This point might sound like a no-brainer, but I made the mistake of not having my hotel info on me and was lost alone for hours in Florence. I do not speak Italian, and no one spoke English, and it was long before smartphones and apps. But looking at the positive, I learned about the kindness of people through that experience. So many locals tried to help me, and even with a language barrier, we still managed to communicate. Meanwhile, after roaming around for what seemed like an eternity, I got in a taxi and found the hotel. Since that trip almost 17 years ago, I’ve seen the kindness of strangers in countless situations when I’ve traveled.
So before you even arrive at the hotel, write down the name, address and phone number on paper (smartphones die and get lost), so you can always show it to someone and they can point you in the right direction or take you there. I learned my lesson and will never do that again, which brings me to the next point.
Be ready to learn more than you did in school.
You’ll learn things you never thought about before, and those things won’t be anything you can read in a book or study in a course. I think travel is as much about discovering yourself as it is about discovering other places and people. So just know – if you are taking a trip alone, you are going to learn some great stuff and probably some not-so-great stuff about yourself, so be prepared.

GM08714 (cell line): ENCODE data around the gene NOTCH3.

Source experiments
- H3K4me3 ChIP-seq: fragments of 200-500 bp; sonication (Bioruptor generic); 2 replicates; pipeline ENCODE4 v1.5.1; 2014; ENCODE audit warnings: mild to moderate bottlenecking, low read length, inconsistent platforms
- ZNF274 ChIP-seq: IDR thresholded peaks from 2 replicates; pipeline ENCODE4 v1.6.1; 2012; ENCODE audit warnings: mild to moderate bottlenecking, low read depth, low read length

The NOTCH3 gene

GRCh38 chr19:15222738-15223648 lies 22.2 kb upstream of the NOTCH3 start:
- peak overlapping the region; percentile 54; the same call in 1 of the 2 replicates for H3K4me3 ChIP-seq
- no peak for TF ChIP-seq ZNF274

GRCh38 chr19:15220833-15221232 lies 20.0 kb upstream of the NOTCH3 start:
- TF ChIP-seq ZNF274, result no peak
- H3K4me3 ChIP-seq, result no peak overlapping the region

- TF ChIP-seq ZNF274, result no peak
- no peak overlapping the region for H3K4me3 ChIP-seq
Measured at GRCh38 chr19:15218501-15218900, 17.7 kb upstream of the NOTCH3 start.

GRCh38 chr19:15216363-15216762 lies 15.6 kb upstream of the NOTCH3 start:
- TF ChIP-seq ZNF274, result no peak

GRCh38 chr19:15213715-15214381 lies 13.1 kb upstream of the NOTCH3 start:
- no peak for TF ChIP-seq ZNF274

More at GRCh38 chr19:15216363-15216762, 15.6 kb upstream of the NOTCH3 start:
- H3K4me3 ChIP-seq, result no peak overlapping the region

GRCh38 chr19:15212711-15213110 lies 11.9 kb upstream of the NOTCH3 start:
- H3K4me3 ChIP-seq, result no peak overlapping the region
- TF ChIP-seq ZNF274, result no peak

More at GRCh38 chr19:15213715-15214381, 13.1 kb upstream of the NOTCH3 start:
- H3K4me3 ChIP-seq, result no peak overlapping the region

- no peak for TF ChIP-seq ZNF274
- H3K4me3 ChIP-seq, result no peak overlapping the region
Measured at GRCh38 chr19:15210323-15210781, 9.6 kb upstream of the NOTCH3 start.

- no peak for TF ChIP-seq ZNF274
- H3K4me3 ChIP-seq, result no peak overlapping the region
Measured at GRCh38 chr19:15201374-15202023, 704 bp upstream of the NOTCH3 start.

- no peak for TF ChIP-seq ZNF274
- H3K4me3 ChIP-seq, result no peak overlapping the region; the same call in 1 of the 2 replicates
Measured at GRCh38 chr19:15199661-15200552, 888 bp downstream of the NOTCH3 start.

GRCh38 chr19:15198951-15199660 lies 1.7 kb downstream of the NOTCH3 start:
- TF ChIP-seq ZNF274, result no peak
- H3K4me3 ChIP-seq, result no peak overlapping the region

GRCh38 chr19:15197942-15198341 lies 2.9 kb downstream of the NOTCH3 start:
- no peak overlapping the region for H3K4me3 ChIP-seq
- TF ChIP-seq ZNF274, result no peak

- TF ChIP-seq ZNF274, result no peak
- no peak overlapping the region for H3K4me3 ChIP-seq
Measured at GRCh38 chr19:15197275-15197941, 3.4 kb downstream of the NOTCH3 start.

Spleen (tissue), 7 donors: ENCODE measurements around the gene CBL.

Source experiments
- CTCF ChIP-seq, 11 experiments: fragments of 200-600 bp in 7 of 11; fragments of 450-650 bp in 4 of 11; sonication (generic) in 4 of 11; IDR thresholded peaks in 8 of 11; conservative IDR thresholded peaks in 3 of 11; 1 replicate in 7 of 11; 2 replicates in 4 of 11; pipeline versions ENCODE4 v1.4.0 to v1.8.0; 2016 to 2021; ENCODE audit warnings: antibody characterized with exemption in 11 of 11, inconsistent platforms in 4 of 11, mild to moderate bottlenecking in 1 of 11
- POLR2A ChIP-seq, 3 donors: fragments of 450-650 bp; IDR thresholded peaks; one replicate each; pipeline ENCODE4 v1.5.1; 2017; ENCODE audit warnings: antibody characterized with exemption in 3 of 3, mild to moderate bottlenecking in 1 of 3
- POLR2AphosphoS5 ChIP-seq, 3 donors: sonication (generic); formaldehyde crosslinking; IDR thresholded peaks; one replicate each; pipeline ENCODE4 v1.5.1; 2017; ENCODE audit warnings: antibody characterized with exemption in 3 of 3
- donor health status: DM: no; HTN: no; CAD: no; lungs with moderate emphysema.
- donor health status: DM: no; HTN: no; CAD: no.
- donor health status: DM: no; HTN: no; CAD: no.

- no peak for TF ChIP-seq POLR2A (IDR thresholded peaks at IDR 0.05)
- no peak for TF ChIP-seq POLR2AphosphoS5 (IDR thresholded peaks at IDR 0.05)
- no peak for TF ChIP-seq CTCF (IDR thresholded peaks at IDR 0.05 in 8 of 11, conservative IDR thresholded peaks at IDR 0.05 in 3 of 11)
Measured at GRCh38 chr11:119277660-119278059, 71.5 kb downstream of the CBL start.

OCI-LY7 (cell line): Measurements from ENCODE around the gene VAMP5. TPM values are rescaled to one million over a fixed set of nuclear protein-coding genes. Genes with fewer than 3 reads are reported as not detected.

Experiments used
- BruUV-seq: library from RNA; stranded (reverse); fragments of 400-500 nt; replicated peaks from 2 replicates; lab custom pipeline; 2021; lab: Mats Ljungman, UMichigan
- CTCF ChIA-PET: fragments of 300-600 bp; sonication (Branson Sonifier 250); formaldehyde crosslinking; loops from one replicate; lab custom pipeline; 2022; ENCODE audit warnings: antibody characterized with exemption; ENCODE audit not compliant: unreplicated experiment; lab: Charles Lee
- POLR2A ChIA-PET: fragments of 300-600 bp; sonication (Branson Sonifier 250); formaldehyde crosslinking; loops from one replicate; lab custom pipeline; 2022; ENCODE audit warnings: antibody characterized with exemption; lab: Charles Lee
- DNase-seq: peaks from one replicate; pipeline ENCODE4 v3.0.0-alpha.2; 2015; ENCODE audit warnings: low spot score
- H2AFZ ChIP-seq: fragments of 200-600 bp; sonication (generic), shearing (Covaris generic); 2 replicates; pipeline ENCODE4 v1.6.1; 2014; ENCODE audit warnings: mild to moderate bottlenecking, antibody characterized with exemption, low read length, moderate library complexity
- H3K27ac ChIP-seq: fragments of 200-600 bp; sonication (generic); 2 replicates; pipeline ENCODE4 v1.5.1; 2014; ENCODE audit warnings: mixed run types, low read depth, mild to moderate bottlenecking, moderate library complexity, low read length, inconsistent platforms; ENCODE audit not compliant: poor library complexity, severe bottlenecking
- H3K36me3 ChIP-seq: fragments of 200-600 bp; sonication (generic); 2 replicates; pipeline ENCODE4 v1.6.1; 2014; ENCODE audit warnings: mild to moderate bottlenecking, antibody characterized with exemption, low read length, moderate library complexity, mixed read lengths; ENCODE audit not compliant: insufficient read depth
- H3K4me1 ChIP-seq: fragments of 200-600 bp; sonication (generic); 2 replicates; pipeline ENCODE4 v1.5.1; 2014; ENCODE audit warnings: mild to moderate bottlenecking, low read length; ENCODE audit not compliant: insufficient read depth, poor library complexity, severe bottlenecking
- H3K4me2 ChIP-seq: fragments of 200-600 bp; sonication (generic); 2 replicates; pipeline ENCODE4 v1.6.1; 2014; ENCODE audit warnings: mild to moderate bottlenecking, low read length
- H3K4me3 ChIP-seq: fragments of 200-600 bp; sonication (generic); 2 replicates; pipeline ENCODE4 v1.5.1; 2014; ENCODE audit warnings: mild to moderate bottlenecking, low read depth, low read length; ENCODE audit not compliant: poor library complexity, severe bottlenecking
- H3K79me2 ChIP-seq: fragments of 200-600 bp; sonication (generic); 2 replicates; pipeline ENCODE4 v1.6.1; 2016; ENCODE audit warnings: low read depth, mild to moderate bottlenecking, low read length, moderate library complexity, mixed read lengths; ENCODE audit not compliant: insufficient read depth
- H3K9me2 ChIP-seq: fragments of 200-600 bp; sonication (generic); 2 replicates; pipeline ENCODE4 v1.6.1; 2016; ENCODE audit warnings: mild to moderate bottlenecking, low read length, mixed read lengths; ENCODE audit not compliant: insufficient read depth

For example, I really suck at navigating by myself, and I’m reminded of that when I travel anywhere alone. I get lost ten times, and then I start to freak out, but then I realize that I can always find my way, even if no one is there to help me. That’s probably why cities work best for me when I’m alone.
Driving in a foreign country opens another can of worms, so to speak. I’ve driven in England, Quebec, Italy, and Switzerland, but I had someone translating the signage to English and navigating with Google Maps, which makes driving doable. And eventually, you say to yourself, wow! I am driving in a foreign country. (And in the UK, on the opposite side of the road, which is no easy feat.)
But that’s the thing about travel. You learn, and quickly. You make mistakes, and those mistakes teach you to be a smarter traveler, so each trip has the potential to be better than the last. And you change. I’ve heard (and believe) that if a trip doesn’t change something about you, then it wasn’t a successful trip.
It’s always fun talking with you. I just wanted to say that Tracy’s New York Life is like an escape for me, seeing where I live in such a small town. I enjoy sitting at my computer with my coffee, reading and daydreaming of life in your amazing city. Thanks for sharing your stories!
Have a question for Tracy? Send an email to hello at tracysnewyorklife dot com.